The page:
US08040165 1992-01-24 1993-03-30 Guarded scalpel for surgical use Expired - Lifetime US5275606A (en)

Priority Applications (2)

Application Number Priority Date Filing Date Title
US07825556 US5250063A (en) 1992-01-24 1992-01-24 Surgical scalpel with retractable guard
US08040165 US5275606A (en) 1992-01-24 1993-03-30 Guarded scalpel for surgical use

Applications Claiming Priority (5)

Application Number Priority Date Filing Date Title
US08040165 US5275606A (en) 1992-01-24 1993-03-30 Guarded scalpel for surgical use
US08150843 US5411512A (en) 1992-01-24 1993-11-12 Guarded surgical scalpel
US08277165 US5496340A (en) 1992-01-24 1994-07-19 Combination guarded surgical scalpel and blade stripper
US08429194 US5569281A (en) 1992-01-24 1995-04-26 Guarded surgical scalpel
US08592784 US5662669A (en) 1992-01-24 1995-11-07 Combination guarded surgical scalpel and blade stripper

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US07825556 Continuation-In-Part US5250063A (en) 1992-01-24 1992-01-24 Surgical scalpel with retractable guard

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US08150843 Continuation-In-Part US5411512A (en) 1992-01-24 1993-11-12 Guarded surgical scalpel

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US08040165 Expired - Lifetime US5275606A (en) 1992-01-24 1993-03-30 Guarded scalpel for surgical use

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US5391177A (en) * 1993-02-12 1995-02-21 Schwartz; Daniel M. Ophthalmic lance
US5411512A (en) * 1992-01-24 1995-05-02 Leonard Bloom Guarded surgical scalpel
US5431672A (en) * 1994-05-09 1995-07-11 Becton, Dickinson And Company Surgical scalpel with retractable blade
WO1995024855A3 (en) * 1994-03-17 1995-10-05 Noble House Group Pty Ltd Scalpel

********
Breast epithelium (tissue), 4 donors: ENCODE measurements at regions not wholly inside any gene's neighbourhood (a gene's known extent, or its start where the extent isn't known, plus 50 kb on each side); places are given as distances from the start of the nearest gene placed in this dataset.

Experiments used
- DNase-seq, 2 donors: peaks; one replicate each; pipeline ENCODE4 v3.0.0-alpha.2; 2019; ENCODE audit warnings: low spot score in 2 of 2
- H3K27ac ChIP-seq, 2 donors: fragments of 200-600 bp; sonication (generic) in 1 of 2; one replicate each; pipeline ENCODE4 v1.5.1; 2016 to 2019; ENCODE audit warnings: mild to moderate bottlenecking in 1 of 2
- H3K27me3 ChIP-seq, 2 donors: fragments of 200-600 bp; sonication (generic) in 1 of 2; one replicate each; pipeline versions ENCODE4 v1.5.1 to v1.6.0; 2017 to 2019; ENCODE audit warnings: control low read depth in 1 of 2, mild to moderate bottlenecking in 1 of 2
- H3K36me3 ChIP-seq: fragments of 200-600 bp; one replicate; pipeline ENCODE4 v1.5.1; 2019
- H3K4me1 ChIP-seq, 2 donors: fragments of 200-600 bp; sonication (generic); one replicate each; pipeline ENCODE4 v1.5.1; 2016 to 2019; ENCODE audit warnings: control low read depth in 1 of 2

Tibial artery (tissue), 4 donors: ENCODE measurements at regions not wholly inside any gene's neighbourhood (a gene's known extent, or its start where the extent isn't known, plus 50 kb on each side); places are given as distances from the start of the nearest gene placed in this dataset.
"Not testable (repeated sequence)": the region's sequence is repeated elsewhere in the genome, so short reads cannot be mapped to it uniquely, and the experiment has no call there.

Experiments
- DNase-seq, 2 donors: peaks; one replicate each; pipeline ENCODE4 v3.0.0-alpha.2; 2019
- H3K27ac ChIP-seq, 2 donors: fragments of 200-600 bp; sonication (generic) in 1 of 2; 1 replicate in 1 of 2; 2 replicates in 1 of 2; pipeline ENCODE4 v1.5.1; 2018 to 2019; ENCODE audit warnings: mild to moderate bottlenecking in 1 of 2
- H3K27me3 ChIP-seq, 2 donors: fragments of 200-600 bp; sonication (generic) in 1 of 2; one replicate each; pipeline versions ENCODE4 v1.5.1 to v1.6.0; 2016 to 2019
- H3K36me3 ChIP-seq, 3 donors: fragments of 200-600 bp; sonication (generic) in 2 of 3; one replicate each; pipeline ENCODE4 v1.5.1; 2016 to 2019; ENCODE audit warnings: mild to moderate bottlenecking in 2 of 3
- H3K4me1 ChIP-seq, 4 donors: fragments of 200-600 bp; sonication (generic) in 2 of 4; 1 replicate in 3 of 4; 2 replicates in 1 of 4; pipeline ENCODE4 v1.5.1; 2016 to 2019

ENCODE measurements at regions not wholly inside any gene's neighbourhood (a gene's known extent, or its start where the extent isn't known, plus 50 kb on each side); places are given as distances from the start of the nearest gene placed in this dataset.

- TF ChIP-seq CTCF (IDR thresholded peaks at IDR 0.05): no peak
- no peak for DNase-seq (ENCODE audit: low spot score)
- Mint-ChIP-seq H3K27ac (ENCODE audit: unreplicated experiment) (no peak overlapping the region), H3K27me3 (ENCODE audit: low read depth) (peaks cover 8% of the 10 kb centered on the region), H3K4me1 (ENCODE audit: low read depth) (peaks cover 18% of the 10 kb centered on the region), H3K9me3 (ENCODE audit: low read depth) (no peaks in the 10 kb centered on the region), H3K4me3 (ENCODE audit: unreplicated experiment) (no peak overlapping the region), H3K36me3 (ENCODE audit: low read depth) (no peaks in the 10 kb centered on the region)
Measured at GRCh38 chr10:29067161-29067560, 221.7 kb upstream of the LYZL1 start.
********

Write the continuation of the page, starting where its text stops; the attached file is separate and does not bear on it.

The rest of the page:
WO1995031307A1 (en) 1994-05-18 1995-11-23 Bloom & Kreten Scalpel blade mounting device and mounting method
US5496340A (en) * 1992-01-24 1996-03-05 Leonard Bloom Combination guarded surgical scalpel and blade stripper
WO1996027336A1 (en) * 1995-03-08 1996-09-12 Decampli William M Scalpel handle having retractable blade support and method of use
US5571128A (en) * 1995-07-24 1996-11-05 Shapiro; Henry Safety surgical instrument
US5620454A (en) * 1994-10-25 1997-04-15 Becton, Dickinson And Company Guarded surgical scalpel
US5683407A (en) * 1995-10-19 1997-11-04 Becton, Dickinson And Company Cleanable guarded surgical scalpel with scalpel blade remover
US5727682A (en) * 1994-05-18 1998-03-17 Bloom & Kreten Low-cost safe blade package for surgical purposes
US5755732A (en) * 1994-03-16 1998-05-26 United States Surgical Corporation Surgical instruments useful for endoscopic spinal procedures
US5776156A (en) * 1995-09-05 1998-07-07 United States Surgical Corporation Endoscopic cutting instrument
US5827309A (en) * 1994-10-25 1998-10-27 Becton, Dickinson And Company Guarded surgical scalpel with scalpel blade remover
US5878501A (en) * 1997-08-08 1999-03-09 The Stanley Works Utility knife with retractable blade guard
US6626925B2 (en) * 2001-03-29 2003-09-30 Becton Dickinson And Company Shielded surgical scalpel
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Also Published As

Publication number Publication date Type
CA2087940A1 (en) 1993-07-25 application
JP2500090B2 (en) 1996-05-29 grant
JPH06133979A (en) 1994-05-17 application
US5250063A (en) 1993-10-05 grant
EP0555196A1 (en) 1993-08-11 application